First hot springs conference in Glenwood Springs is a wrap
After concluding the first annual conference of hot springs owners and operators in Glenwood Springs on Friday, tourism promoter Vicky Nash is ready to take the next steps in forming a trade association.
For three days, 96 hot springs operators and owners representing 36 different thermal springs facilities from 13 states heard from experts and experienced managers about succeeding in the distinctive industry.
The Hot Springs Connection, held its inaugural meeting in Glenwood Springs from Wednesday to Friday. Organized by Nash, who founded tourism data marketing firm Resort Trends, Inc., the aim of the conference was to gather owners and operators to share knowledge and build a network to help one another.
“The group really wants to form an industry association so they have a network of people they can communicate with. We’re going to start that process,” Nash said. She plans to work with association managers to begin the process of setting up the board and bylaws.
Nash will also move forward with a website to list every hot springs resort in North America. The site will likely have a buy-in for resorts to add additional information beyond a basic listing on the site.
“Why reinvent the wheel? Someone said that yesterday, and it’s true. We’re all dealing with similar issues,” Mike Sommer, who is assisting South Dakota hot springs owner Kara Hagen renovate a resort that has been defunct since the 1940s.
Each place where heated water bubbles up to the surface is an opportunity for something unique.
In Glenwood Springs, that variety exists in a few square miles — from the sulfuric vapor of the Yampah caves, which the Los Angeles Times once described as something out of Dante’s “Inferno,” to the largest hot springs pool in North America filled with water from the Yampah that functions as a community gathering place, to the aesthetic soaking pools in view of the Colorado River at Iron Mountain.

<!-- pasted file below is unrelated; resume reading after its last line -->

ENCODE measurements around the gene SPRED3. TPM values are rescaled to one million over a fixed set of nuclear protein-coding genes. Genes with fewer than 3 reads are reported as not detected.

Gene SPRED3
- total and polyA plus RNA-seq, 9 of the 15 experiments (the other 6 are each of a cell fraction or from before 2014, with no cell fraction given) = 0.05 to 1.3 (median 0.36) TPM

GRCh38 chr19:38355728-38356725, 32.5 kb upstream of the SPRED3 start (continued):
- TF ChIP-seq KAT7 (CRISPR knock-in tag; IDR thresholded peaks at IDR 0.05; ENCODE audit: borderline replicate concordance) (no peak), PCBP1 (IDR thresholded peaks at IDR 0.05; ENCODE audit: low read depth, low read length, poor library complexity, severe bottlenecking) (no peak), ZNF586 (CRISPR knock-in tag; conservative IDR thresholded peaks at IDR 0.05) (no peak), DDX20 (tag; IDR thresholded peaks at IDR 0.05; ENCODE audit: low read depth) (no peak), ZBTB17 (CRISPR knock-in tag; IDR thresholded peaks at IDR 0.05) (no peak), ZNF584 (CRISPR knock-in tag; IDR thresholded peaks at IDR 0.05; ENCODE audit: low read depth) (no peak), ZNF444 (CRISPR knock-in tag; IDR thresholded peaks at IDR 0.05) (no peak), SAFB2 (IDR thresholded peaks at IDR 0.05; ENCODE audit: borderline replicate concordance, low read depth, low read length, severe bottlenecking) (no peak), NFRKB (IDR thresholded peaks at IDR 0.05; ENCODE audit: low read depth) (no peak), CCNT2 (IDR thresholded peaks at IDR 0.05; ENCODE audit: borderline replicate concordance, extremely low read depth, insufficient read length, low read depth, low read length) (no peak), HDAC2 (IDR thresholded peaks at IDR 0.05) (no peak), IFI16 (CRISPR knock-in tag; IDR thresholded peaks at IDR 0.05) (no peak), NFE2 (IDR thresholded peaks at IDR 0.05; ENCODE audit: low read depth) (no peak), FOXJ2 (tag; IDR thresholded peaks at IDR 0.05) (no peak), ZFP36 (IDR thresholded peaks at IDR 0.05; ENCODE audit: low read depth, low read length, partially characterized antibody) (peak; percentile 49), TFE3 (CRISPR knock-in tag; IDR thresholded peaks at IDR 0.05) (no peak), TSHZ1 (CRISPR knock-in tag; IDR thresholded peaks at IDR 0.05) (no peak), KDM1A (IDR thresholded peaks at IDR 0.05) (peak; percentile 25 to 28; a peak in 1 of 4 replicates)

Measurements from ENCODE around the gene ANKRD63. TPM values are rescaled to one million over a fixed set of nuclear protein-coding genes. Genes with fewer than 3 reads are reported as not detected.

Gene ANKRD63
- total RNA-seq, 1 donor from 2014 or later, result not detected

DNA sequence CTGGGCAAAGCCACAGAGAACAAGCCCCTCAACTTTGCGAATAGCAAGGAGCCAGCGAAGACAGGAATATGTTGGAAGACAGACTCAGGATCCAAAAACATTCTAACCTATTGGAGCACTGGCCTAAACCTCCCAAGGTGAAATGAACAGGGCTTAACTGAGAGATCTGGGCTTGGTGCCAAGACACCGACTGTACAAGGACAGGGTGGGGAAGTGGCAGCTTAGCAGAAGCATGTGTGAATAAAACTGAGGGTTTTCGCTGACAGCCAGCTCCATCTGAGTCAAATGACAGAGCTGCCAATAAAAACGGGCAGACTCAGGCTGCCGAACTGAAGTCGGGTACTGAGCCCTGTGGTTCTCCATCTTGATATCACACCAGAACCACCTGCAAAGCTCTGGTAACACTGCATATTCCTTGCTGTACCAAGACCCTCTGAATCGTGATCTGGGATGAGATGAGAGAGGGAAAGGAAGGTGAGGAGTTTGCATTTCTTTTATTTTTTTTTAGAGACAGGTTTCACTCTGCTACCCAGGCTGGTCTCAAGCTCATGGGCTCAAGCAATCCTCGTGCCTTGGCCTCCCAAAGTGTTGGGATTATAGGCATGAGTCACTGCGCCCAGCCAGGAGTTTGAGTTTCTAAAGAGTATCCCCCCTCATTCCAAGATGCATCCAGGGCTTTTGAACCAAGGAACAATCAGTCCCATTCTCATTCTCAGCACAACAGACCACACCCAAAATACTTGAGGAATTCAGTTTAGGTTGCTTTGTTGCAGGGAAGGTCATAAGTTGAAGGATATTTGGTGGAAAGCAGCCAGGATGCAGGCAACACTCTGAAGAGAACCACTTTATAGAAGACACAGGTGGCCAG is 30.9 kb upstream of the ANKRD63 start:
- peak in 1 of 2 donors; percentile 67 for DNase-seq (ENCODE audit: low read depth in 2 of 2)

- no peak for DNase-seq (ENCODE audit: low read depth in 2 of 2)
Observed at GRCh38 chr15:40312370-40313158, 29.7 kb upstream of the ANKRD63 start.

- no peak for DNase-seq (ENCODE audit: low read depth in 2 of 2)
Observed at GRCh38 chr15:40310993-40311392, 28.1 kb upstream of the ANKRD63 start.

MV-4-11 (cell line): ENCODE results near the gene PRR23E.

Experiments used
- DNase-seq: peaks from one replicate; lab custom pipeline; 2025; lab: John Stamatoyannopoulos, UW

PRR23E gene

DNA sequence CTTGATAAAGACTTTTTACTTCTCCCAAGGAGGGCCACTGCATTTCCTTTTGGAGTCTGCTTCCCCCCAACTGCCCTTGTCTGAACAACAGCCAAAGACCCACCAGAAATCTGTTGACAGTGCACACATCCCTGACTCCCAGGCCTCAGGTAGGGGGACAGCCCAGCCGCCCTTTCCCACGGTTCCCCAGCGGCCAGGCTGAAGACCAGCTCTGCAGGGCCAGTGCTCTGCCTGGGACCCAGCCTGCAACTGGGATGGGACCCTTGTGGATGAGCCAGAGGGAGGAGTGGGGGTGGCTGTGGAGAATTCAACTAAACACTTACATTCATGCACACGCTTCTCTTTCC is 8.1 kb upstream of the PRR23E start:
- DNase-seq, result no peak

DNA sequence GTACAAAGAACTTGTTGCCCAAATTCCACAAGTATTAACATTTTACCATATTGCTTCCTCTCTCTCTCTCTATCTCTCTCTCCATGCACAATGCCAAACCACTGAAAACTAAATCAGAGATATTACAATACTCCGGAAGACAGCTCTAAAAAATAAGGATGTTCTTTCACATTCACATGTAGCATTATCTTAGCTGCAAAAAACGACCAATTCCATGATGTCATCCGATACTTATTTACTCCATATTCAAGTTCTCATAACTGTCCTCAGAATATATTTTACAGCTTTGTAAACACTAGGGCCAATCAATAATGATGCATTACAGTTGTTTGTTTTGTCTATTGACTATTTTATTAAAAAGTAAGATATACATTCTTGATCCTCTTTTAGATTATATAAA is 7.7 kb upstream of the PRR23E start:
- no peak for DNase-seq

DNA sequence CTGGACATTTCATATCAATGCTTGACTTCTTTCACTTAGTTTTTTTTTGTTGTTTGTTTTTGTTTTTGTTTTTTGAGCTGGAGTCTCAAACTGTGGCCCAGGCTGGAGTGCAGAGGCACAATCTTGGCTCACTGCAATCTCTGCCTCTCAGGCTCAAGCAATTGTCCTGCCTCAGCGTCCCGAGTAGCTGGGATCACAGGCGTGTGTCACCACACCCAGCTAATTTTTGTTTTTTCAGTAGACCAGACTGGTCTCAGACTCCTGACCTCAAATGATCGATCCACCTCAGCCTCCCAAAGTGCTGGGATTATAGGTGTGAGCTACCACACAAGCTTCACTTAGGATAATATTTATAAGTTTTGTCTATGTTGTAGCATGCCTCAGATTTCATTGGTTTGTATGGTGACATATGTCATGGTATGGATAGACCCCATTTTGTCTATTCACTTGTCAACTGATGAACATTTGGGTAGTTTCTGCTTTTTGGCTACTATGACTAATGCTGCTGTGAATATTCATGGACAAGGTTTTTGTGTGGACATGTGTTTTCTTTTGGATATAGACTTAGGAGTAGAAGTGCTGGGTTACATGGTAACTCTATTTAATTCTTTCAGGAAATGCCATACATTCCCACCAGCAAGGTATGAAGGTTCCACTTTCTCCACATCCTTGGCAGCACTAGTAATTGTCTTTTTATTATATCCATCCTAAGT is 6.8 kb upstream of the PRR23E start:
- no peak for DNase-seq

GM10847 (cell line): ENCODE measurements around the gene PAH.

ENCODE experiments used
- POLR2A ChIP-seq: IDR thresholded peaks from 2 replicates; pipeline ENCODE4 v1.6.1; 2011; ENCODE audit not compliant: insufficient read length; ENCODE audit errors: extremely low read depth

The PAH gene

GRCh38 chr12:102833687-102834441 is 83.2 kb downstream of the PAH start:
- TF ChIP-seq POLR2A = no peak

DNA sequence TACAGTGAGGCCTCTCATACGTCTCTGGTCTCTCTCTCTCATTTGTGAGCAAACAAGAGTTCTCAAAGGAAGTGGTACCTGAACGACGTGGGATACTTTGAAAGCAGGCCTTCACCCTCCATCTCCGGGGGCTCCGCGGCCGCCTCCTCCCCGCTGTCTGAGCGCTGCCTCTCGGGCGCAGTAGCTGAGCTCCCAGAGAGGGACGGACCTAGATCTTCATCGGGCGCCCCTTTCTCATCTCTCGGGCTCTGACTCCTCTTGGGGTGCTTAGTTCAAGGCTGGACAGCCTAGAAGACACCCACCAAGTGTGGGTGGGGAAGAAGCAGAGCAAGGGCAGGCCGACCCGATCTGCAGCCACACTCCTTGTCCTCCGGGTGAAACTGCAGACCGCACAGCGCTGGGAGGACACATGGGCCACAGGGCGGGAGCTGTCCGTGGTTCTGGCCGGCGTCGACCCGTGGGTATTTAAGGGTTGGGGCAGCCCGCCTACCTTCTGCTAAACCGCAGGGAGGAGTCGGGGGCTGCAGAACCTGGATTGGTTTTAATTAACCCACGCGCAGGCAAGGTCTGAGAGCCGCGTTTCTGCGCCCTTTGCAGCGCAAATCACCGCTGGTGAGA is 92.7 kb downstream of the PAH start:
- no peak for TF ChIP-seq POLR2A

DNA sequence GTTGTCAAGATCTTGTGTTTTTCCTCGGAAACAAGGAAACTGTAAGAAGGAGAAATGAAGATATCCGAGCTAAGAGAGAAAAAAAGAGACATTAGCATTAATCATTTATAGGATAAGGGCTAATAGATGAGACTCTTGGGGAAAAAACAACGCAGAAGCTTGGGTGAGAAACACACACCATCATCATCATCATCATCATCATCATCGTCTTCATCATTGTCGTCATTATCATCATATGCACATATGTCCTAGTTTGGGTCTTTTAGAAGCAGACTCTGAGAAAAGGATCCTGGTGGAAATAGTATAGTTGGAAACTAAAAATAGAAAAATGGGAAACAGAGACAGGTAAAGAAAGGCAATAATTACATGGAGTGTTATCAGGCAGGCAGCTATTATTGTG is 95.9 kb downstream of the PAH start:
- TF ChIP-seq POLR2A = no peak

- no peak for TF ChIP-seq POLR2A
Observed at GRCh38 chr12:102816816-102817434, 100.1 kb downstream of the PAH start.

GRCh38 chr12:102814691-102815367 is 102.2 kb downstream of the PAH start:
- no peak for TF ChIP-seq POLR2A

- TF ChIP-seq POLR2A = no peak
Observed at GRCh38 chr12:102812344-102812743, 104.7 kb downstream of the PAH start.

HOT TOWN TOUR
The owners of the three principal hot springs resorts in Glenwood — the Hot Springs Pool, Iron Mountain Hot Springs and the Yampah Spa and Vapor Caves — led the attendees through the back end of their businesses to show how the mineral-rich water gets from the ground to the guests.
The diversity is good for the industry because it limits how much each resort competes with another, but it also means there are numerous ways to design and create the thermal springs resort and that can be daunting for the newcomer.
“The operators have been so generous and friendly,” said conference attendee Nick Yoshida.
For Yoshida, who plans to start construction on a new spa in the Columbia River gorge near Stevenson, Washington, the conference and the chance to ask questions of resort owners was quite timely.
“We gained so much knowledge and direction in what we should be careful about. Everything from the locker room to the nitty-gritty of the engineering room, it’s been incredible. We’re very fortunate that this event happened,” Yoshida said.
In addition to the advice of seasoned resort managers, other speakers included Walker Christensen, principal at DHM Design, who talked to the group about the complete renovation of the Ouray Hot Springs Pool and the firm’s work designing the adventure river and kids’ pool and splash pad now under construction at Glenwood Hot Springs Pool.